I remember where I was on 9/11. I was at home with my toddler and my one month old in my arms. My husband was a college student.
He and I were trying to keep it together. We were struggling as a couple, and our marriage was suffering. It felt broken, maybe even lost. Life was difficult and somewhat painful for us. Then my husband called.
“Turn on the TV! Turn on the TV!" he said in a panic.
I watched for a moment, ready for the Hollywood film to end.
“This is real…this is real,” I had to tell myself over and over as I sat in our tiny apartment with my new born baby.
I felt grateful for my safety, but completely helpless at the same time.
My husband came home, and we sat and watched the rescue efforts on our television. Though all efforts were noble, perhaps the one which touched me the most was that of an ordinary man.
He was asleep when his wife called and left this message on the answering machine:
“Honey, a plane just hit our building! I love you!” she said in a panicked and sincere voice. “I just want you to know…I love you!”
As I looked at my television screen, I saw her husband. His face ached with a look of denial and determination to save his wife from the tower.
The camera crews followed him as he traveled with his homemade “equipment.”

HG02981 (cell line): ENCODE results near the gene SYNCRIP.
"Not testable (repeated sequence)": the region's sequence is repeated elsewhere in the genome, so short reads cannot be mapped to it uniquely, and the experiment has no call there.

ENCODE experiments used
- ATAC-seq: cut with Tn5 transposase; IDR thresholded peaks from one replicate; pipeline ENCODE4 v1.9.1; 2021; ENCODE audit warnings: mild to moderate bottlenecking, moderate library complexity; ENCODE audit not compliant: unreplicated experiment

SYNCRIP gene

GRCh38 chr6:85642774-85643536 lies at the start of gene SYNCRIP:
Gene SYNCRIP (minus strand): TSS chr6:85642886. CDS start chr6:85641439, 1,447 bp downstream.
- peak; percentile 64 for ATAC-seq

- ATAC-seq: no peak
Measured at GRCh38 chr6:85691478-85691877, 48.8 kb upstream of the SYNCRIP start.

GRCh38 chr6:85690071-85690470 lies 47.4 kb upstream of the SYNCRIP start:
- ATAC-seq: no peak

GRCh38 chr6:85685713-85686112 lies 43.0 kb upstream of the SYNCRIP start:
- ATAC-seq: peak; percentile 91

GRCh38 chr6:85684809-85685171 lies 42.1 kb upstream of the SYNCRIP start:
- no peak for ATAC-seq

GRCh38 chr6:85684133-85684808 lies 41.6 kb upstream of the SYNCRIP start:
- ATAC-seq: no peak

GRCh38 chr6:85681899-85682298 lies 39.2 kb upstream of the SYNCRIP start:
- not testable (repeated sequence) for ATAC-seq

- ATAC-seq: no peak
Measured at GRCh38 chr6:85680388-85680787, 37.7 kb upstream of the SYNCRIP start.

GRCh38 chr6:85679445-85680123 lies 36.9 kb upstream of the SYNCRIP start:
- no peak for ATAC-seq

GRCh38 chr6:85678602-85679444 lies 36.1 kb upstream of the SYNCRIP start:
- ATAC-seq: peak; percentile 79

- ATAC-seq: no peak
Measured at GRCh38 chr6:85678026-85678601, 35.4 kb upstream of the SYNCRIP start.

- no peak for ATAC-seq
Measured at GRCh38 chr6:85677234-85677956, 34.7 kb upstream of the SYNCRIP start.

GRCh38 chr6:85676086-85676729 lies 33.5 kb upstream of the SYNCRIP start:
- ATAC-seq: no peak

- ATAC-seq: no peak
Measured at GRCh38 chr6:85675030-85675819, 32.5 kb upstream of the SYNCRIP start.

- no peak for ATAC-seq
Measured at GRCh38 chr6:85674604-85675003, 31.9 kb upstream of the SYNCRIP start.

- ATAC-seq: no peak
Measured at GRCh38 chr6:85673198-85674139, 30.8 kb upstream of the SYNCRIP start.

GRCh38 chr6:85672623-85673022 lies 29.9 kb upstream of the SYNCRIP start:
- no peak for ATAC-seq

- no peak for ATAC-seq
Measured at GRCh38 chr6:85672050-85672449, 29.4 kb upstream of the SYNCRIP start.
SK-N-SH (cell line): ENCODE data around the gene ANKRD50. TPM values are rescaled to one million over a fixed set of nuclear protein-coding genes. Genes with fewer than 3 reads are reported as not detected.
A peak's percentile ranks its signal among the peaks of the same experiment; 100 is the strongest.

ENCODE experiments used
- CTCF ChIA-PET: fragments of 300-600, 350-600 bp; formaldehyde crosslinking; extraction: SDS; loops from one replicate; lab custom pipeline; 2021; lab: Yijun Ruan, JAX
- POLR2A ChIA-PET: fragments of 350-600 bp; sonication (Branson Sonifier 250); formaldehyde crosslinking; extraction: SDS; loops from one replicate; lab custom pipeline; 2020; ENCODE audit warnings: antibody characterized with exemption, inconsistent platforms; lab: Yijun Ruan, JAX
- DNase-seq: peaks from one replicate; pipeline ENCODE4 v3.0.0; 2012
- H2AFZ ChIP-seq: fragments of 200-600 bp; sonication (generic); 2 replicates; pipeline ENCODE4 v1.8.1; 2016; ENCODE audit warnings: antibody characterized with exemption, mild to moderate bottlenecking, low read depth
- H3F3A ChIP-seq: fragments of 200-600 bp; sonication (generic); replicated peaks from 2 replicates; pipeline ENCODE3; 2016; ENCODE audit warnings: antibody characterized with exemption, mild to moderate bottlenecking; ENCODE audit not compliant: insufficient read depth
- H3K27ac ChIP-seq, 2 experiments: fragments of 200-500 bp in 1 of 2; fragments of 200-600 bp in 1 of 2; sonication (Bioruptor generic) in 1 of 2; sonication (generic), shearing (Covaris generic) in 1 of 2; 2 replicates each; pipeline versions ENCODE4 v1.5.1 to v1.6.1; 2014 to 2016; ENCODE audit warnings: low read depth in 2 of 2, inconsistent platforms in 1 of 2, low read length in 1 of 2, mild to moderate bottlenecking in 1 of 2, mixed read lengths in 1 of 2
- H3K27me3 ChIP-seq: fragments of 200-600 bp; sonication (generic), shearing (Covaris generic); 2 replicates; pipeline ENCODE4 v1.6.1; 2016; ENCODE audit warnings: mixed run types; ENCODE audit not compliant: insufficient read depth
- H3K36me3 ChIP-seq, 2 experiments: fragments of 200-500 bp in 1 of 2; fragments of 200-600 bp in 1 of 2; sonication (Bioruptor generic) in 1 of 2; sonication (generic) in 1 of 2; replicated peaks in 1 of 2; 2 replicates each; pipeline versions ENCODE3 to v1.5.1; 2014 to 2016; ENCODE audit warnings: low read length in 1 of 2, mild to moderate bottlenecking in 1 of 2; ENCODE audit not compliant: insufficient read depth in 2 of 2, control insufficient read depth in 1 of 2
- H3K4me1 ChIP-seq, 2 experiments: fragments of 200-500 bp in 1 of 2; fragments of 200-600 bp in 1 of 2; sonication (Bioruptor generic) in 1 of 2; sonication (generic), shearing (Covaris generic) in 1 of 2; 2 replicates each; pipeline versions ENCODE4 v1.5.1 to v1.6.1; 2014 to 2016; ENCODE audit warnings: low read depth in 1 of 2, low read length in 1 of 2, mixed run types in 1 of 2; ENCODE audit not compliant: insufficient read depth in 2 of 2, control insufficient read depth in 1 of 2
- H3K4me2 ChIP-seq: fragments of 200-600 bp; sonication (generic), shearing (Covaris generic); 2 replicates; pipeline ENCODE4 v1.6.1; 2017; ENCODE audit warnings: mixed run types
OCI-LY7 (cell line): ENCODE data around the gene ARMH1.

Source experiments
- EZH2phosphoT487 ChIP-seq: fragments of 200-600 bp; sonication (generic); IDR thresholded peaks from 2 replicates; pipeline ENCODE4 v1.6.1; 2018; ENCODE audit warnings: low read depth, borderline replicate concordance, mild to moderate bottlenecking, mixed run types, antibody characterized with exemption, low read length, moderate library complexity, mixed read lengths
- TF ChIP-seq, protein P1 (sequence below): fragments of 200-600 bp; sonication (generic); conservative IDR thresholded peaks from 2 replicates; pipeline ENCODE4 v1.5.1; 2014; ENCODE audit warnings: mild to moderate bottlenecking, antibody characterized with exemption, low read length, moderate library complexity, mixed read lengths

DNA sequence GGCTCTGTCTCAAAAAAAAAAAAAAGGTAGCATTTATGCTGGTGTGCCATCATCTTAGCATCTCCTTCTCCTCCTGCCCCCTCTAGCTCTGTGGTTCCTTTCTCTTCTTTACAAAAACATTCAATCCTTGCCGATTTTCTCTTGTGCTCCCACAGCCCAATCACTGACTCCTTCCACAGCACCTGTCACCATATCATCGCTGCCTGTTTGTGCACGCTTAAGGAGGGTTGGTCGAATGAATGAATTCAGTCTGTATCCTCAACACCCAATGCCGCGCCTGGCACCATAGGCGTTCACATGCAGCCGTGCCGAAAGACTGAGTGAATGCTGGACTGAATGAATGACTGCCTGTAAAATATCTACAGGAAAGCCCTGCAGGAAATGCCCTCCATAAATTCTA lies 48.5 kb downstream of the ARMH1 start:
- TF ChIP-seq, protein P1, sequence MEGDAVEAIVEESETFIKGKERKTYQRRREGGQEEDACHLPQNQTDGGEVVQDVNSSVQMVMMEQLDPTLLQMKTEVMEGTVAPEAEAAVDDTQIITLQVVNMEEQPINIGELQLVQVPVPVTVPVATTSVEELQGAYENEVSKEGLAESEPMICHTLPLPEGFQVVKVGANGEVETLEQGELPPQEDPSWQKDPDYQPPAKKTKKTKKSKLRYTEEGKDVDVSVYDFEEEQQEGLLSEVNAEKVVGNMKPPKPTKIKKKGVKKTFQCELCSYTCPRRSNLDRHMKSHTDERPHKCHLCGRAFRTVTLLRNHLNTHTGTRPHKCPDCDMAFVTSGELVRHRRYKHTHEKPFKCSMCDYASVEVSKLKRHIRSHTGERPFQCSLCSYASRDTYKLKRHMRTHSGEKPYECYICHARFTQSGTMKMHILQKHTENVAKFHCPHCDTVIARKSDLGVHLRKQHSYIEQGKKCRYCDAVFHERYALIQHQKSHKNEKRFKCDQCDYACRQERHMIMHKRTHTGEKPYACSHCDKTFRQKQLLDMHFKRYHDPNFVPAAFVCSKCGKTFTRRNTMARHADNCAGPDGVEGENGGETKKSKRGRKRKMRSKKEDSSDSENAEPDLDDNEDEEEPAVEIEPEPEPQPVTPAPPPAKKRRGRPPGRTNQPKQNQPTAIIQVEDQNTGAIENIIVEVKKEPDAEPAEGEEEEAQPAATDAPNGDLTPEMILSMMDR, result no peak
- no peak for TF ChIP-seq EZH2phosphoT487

He was on a mission to save his wife.
“She’s a fighter, I know she is. And I’m going to get her,” he said with determination.
Two days later, the same determined man, now broken and sullen, was interviewed once more.
“She’s gone…" was all he could say. “She’s gone…”
My heart ached as I wept for his loss.
And, as I watched the masses of broken rubble, I thought of my marriage. It felt like it was under all the rubble…but was it gone? Could it be saved?
I held my husband and began to see him differently.
I hadn’t lost him. I had a choice. I could save my marriage from the rubble or let it die.
The man on the screen didn’t have a choice. His wife was gone. His marriage was gone. And he was left to deal with it.
After watching his example, I felt a renewed determination to love my husband differently, to appreciate him, and to use all the “spiritual equipment" I had been given to save my marriage from the ruins.
9/11 allowed me to step back, love deeper, and appreciate the opportunity that I had to be married.
God Bless America.